19 Friends. Well, this one doesn’t need any explanation. Best friends captured with the 50 cron.


20 Getting ready. I like the expression of the bride and the soft light from the window. Shot with the 35 cron.


21 The kiss. An intimate wedding with only twenty guests. Being able to mingle with guests is even more important than at big weddings. With the 35 cron.


22 Almost ready. After many years of shooting I’m still surprised that my clients give me the opportunity to capture all these delicate moments. Here the bride, probably quite nervous and so beautiful in the last moments before she’ll meet her groom. With the CV 35/1.2


23 Light from above. This couple lived on a boat with windows in the ceiling. When the groom stepped on board, the bride heard him and looked up, trying to get a glimpse of him through the window. Shot with the 35 cron.


24 The quote. While we were heading out for a boat trip we came across this quote and I quickly focussed on it. The groom turned his head to read it and I took the shot. CV 35/1.2.


25 Kiss me honey. The bride reaching for a kiss in a train somewhere in Rotterdam. With 28 Elmarit.


26 The first look. It was very narrow and I didn’t have much space to shoot the couple during the first look. Luckily, there was a mirror. CV 35/1.2.


27 Father and bride. Long after the wedding, this bride told me that this picture made her father cry. I’m still honoured she took the effort to tell me that. Shot with 50 cron.


28 Kiss and dance. Working with a rangefinder in low light conditions can be hard, but also very rewarding. The couple loved this shot and so do I. CV 35/1.2.


Oct 172014

Faces of the World Cup

By Caesar Lima – His website is HERE

Every 4 years the World Cup hosts 32 countries and an amazing soccer tournament in a different country. Since it was hosted in Brazil this time and being from Brazil and a photographer, I couldn’t resist making my 6 week trip down there into a project of capturing some of the excitement of this unique event. I decided to take mirrorless cameras because of their smaller size. I took a Sony RX-1, a Leica T with a 23mm and 5 M lenses plus a Sony A7r with 50mm and the new 70-200mm. I was able to take all this gear into the stadiums with no problem.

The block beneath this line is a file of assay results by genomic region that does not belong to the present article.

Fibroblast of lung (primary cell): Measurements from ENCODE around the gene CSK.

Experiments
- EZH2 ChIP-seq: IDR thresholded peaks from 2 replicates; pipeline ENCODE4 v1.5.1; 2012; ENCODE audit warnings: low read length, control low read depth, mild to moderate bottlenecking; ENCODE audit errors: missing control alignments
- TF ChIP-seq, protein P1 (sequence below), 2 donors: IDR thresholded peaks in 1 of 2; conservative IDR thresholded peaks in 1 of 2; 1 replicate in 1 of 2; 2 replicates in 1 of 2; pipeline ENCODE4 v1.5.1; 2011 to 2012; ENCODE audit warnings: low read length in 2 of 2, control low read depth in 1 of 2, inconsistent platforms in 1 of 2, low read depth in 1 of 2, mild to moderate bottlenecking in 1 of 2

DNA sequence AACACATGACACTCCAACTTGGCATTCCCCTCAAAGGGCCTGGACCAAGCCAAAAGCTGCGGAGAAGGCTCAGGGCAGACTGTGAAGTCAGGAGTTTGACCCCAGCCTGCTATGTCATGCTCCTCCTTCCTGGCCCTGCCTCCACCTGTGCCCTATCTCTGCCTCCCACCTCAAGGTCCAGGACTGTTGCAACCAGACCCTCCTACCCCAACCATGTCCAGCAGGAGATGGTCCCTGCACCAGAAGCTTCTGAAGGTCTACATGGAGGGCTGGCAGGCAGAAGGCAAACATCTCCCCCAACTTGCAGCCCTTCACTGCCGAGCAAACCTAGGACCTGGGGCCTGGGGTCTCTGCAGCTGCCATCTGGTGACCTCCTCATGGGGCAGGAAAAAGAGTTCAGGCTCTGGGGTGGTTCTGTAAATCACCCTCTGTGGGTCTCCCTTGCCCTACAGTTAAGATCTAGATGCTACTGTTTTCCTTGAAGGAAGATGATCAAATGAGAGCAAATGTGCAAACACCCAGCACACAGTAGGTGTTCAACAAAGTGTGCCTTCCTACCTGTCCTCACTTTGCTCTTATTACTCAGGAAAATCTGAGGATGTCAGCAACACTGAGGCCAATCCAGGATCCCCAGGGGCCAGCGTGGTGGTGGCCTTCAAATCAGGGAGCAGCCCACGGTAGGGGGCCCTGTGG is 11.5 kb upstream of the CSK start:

The games were held in different cities and I also ventured out into the streets and bars to capture the faces of the fans. There were amazing crowds of people from different countries, like a huge party. The Brazilian people are amazing hosts and they love to party. They were very proud to have all these visitors, the combination of great soccer games, 12 brand new stadiums, great food and lots of beer made it the best World Cup ever.

I feel very lucky to have been there and to have been part of such cool event.










Sep 102014


Shooting Ephemerisle 2014 with the Sony A7S and a Voigtlander 35mm f1.2

By Judd Weiss – Visit his site HERE

Most places I go lately, I am the best photographer around. But I come to Steve Huff’s site and community specifically because here I am definitely not the best photographer. I’m learning fast, but I’m relatively new to photography, upgrading from a point and shoot to the original Sony NEX 3 only about 4 years ago. Discovering Steve’s site almost 3 years ago was a major turning point in my photography. I started taking it more seriously when I saw what you guys were up to. I’ve been inspired. The daily inspirations that so many of you have contributed has made me rethink what I’m doing with the camera I’m holding. I’ve never taken any photography classes, but that doesn’t mean I haven’t received an education. This community around Steve Huff’s blog is one of the greatest influences on my development as a photographer. So thank you to all who have contributed their vision and creations here. I am very grateful. (Thank you Judd!! Steve)